Glossary

Antibody Screen

More properly called the “antibody detection test,” the antibody screen (as most blood bank types call it) is a test used to demonstrate the presence or absence of “unexpected (non-ABO) antibodies.” You can think of it as an initial test designed to predict whether the patient has antibodies that could be incompatible with donor red blood cells. It’s generally a “yes/no” proposition, meaning that it’s primarily designed to answer this question: Are there any antibodies in this person’s serum/plasma that could cause a problem when the person’s serum/plasma is mixed with someone else’s red blood cells? If the antibody screen is negative, that strongly suggests that the person can receive blood from someone else without further matching (other than ABO and RhD, of course!).

Antibody screens are performed as part of routine pretransfusion testing for blood recipients. In this test, serum or plasma is added to RBCs from between two and four group O persons specifically chosen by the manufacturer to carry antigens that could be the target of significant RBC antibodies. The test can be done using one of several platforms, primarily either tubes, gel testing, or solid-phase testing. If the antibody screen is positive, in most cases the next step would be to perform antibody identification. If the screen is negative, there is a very high likelihood that no significant antibodies are present (though some rare antibodies against low-incidence RBC antigens could still be present).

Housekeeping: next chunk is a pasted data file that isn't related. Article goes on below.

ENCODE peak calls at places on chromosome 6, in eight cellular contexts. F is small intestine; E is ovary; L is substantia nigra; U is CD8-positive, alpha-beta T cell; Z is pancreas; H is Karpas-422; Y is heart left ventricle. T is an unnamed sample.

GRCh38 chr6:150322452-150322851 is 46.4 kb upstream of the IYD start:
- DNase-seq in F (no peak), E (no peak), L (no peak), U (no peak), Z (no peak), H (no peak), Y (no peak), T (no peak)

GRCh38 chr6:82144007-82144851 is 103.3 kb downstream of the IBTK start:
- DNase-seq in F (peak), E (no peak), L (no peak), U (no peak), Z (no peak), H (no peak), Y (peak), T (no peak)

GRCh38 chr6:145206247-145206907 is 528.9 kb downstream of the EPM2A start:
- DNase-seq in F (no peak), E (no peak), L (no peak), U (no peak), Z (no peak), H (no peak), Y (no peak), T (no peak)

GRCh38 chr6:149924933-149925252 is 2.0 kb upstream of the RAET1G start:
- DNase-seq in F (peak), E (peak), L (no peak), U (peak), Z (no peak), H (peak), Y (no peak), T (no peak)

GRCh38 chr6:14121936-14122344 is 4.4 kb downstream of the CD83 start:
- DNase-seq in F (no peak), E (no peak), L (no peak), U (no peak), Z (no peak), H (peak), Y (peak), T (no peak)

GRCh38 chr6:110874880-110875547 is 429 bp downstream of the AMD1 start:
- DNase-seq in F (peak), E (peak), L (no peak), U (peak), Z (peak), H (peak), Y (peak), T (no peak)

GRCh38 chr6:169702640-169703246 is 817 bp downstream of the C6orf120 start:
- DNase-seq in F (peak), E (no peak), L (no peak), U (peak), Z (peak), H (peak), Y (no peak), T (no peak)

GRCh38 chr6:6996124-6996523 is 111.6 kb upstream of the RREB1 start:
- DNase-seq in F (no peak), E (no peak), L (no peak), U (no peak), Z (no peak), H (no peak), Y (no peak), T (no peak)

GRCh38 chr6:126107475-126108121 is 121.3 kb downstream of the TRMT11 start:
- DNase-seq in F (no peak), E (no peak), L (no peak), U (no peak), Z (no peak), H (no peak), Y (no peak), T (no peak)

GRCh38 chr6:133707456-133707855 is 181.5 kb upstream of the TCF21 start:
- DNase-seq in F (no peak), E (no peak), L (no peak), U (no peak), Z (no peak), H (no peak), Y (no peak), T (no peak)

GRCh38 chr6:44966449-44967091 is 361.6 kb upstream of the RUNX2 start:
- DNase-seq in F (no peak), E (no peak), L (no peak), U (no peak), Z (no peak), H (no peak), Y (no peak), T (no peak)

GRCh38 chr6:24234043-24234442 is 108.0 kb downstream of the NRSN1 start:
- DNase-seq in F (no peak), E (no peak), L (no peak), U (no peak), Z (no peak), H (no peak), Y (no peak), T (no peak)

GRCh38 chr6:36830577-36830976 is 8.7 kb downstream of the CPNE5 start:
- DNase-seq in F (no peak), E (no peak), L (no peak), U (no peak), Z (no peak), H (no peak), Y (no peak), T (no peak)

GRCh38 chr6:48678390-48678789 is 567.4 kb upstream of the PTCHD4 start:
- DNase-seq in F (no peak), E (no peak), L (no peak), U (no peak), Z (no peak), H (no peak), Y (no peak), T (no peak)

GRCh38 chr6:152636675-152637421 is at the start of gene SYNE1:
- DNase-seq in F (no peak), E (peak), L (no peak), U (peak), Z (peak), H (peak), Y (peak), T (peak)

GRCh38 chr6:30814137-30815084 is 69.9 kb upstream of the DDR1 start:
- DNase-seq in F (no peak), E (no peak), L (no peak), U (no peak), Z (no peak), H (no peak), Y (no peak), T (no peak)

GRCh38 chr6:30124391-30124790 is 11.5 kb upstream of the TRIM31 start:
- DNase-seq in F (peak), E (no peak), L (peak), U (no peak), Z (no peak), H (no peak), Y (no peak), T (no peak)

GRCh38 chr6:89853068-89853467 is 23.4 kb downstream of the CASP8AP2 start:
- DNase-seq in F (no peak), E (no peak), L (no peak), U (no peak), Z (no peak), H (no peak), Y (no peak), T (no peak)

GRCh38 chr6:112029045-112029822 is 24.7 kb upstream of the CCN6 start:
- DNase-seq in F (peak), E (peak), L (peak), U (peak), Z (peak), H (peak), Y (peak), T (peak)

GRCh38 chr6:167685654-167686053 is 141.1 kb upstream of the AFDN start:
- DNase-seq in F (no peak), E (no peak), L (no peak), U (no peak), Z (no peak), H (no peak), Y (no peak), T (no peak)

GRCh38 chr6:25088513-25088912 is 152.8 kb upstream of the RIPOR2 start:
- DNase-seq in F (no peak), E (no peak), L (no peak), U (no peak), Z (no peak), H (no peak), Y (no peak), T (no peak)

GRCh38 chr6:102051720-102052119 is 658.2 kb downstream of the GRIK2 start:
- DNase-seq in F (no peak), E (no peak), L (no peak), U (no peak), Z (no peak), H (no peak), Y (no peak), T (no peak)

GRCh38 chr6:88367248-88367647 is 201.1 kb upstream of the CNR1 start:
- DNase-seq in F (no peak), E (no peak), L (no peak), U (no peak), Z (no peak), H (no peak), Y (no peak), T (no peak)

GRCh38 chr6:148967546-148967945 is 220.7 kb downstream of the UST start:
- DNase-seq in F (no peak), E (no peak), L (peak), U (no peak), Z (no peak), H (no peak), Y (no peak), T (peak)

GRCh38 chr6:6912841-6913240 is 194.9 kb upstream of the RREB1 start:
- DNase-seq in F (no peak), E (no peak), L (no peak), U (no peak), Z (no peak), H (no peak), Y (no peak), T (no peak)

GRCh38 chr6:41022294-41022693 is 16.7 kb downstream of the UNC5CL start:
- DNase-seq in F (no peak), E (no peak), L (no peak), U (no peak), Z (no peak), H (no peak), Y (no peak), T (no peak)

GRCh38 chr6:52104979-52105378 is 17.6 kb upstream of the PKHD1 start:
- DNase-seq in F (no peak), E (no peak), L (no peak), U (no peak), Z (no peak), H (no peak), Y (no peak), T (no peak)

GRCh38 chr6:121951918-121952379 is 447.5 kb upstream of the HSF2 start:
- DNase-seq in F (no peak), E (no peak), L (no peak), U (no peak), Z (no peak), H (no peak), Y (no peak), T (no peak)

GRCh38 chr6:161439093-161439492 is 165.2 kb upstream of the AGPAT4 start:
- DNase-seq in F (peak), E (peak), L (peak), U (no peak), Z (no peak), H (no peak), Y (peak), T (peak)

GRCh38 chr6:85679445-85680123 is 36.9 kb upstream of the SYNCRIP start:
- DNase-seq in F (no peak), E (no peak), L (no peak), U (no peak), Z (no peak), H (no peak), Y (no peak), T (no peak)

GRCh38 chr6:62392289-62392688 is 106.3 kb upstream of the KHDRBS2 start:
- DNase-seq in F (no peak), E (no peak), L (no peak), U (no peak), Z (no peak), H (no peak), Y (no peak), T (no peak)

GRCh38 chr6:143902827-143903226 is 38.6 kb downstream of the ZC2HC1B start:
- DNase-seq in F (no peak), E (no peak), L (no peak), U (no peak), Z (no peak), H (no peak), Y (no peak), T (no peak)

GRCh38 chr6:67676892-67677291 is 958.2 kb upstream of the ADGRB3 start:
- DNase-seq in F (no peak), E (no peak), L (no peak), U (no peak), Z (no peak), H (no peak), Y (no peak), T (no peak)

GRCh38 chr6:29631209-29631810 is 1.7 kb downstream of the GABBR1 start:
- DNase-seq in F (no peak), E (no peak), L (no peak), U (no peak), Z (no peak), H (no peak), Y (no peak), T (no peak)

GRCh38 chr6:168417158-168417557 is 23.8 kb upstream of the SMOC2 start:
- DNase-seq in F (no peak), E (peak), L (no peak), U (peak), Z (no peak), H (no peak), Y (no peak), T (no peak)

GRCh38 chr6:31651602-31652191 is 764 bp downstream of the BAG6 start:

Important Caveat: Don’t let me catch you saying something silly like, “The antibody screen is negative, so there are no antibodies!” That is not correct; rather, you should say, “The antibody detection test is negative, so no antibodies areĀ detected!” This test is not perfect (no test can be), so it is absolutely possible for significant antibodies (especially ones targeted against rare red cell antigens) to go undetected on routine tests.

Two important things to remember about antibody screening:

  • Group O red cells are used to avoid interactions with ABO antibodies. Any incompatibility with the screen cells should be due to antibodies other than normally occurring ABO antibodies.
  • Antibody screens are done on recipients, as mentioned, but many forget the requirement that they are also performed on every blood donor! Plasma-rich products from donors with significant antibodies cannot be used, but the RBCs may be used if labeled with the antibody specificity (but many hospitals will not accept such units).

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